Camden Museum re-opens after Covid-19 shut down

Camden Museum volunteers Frances and Harry Warner are delighted to see the museum re-opened to the public. Picture: Supplied

Camden Museum volunteers Frances and Harry Warner are delighted to see the museum re-opened to the public. Picture: Supplied

Residents looking to find out a little more about local history can now take a gander at the Camden Museum.

The museum has reopened after several months of being closed due to the ongoing Covid-19 pandemic.

Camden Historical Society vice president John Wrigley said some Camden residents still say, 'I didn't know we had a museum'.

"The Camden Museum has been open for 50 years," he said.

"The Museum is owned and operated by the Camden Historical Society and is located at 40 John Street, Camden, in a building owned by Camden Council as part of the Camden Library complex."

The Camden Historical Society was established in 1957 by a small group of local history buffs.

"In the late 1960s, thanks to a group of forward-thinking volunteers, a plan was made for a museum," Mr Wrigley said.

"The new Museum was opened before a large assembled crowd on June, 20 1970 by Major General Sir Denzil Macarthur-Onslow as a patron of the Historical Society.

"As the new museum neared its opening the word went out that items were needed for the museum.

"Many items that are in the collection were donated at that time, including some of the 'treasures' of the museum."

Renowned Camden artist Alan Baker donated an oil painting called, Camden From the Grove, which still has pride of place in the museum reception area today.

"Many families made donations of beautiful china, trophies, Edison phonographs, furniture, tools, household equipment and a remarkable uniform from the Macarthur family," Mr Wrigley said.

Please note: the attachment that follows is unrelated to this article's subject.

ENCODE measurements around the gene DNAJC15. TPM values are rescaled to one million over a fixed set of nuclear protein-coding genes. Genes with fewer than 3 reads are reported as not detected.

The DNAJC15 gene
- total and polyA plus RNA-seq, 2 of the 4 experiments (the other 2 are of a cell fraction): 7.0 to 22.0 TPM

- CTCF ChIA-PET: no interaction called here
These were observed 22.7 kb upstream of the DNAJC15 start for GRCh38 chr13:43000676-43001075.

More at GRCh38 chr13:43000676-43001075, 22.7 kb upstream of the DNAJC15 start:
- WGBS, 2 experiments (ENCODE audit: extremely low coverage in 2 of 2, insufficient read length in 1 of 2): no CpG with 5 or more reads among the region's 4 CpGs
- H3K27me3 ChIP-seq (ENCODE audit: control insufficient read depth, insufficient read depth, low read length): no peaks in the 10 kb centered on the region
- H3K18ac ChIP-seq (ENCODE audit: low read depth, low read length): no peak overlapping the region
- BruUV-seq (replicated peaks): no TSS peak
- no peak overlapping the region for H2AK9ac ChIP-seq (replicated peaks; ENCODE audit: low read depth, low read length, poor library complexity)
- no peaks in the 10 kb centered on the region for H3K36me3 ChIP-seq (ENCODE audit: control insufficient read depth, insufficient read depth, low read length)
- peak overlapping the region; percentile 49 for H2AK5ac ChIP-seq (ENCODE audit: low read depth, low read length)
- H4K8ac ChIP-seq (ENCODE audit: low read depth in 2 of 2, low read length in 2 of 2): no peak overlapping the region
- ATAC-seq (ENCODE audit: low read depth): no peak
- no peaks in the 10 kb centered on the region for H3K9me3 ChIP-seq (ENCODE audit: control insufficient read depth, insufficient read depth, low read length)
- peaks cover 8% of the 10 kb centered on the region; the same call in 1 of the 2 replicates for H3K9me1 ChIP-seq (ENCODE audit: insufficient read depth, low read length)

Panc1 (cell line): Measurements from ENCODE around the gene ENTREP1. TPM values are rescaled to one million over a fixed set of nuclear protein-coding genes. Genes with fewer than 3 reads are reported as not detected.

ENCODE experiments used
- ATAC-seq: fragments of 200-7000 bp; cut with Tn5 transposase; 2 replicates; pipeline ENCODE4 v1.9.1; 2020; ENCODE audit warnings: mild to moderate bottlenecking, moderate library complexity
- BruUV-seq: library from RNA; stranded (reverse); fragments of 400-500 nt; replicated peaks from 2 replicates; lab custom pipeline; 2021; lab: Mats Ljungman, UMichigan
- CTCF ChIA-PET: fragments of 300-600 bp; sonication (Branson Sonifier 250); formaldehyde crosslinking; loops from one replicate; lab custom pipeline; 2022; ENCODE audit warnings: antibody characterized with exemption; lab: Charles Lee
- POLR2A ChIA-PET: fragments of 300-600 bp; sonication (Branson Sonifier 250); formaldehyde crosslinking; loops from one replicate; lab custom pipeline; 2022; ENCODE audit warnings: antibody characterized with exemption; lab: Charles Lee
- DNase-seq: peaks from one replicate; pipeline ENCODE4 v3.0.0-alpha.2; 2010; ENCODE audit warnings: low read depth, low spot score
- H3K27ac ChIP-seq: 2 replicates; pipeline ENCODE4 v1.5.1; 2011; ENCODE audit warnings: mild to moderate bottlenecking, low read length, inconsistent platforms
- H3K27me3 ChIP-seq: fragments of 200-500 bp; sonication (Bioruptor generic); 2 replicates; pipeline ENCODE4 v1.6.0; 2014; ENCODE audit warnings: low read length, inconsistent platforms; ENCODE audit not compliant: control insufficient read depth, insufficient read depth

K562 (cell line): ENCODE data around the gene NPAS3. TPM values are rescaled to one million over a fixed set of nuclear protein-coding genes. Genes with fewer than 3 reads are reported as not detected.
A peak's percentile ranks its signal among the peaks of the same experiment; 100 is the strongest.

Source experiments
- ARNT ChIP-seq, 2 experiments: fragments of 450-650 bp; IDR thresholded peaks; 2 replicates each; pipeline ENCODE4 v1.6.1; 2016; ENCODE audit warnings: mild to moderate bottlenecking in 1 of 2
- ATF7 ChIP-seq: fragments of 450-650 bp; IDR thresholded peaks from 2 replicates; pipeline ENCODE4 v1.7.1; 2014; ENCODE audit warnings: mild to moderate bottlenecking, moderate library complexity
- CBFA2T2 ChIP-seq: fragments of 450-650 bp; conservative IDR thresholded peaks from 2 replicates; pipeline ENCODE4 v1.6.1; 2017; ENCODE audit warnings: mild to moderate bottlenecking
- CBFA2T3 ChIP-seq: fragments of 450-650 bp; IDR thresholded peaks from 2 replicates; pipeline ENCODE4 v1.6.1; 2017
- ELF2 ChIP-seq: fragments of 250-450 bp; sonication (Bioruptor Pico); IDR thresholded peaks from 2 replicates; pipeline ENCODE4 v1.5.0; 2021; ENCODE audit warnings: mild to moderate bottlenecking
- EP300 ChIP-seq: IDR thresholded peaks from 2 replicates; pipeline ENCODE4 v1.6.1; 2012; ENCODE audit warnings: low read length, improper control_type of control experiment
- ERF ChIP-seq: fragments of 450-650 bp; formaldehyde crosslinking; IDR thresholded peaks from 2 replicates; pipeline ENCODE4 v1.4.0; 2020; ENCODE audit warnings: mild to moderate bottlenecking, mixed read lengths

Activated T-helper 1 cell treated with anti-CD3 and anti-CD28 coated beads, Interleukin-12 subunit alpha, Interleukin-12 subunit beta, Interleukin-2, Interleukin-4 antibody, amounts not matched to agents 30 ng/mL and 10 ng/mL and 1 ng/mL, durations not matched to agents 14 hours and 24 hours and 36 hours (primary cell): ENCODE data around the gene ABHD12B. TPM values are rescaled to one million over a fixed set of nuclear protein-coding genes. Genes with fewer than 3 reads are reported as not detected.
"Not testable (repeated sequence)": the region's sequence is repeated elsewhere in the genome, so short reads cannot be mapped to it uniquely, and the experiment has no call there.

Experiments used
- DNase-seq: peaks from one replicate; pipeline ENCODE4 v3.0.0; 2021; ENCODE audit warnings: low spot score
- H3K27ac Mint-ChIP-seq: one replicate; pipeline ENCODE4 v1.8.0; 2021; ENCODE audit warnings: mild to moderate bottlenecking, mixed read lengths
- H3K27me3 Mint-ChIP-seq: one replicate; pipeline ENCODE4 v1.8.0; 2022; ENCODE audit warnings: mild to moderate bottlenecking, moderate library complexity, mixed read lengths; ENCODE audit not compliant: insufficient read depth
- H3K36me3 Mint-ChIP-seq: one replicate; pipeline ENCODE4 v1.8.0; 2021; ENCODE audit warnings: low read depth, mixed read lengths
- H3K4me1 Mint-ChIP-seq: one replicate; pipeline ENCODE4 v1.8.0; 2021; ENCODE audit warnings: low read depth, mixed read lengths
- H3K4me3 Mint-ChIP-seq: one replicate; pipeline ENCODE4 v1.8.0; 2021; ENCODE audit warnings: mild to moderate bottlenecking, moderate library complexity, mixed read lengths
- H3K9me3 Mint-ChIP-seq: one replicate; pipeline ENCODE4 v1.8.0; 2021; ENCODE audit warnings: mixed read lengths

"It was owned and worn by Francis Montgomery Onslow of the Second Madras Cavalry, and dates from 1882.

Mr Wrigley said the museum collection included large donations from two remarkable women in Camden's history: Miss Llewella Davies and Dr Liz Kernohan.

"Miss Llewella Davies, who died in 2000, was an enthusiastic foundation member of both Camden Historical Society and its museum and was a great advocate for heritage conservation in the Camden area," he said.

"Her donations led to 163 items coming into the collection,making her the most prolific single donor for the museum.

"Significant items are her OAM medal, extensive badge collection, silver and pewter collections, photographs, telescope and Chinese abacus."

Former Camden mayor and MP, Dr. Liz Kernohan's AM medal, Paul Harris Fellow medallion, Parliamentary gold travel pass, car number plate 'LIZ MP', framed certificates, various badges and more reside in the museum.

Camden Museum has grown significantly since it was first established.

A team of volunteers keeps the museum open weekly from 11am to 4pm on Thursday to Sunday.

Covid-19 safety restrictions are in place with a maximum of 10 people allowed entry to the museum at one time.

Details: 4655 3400.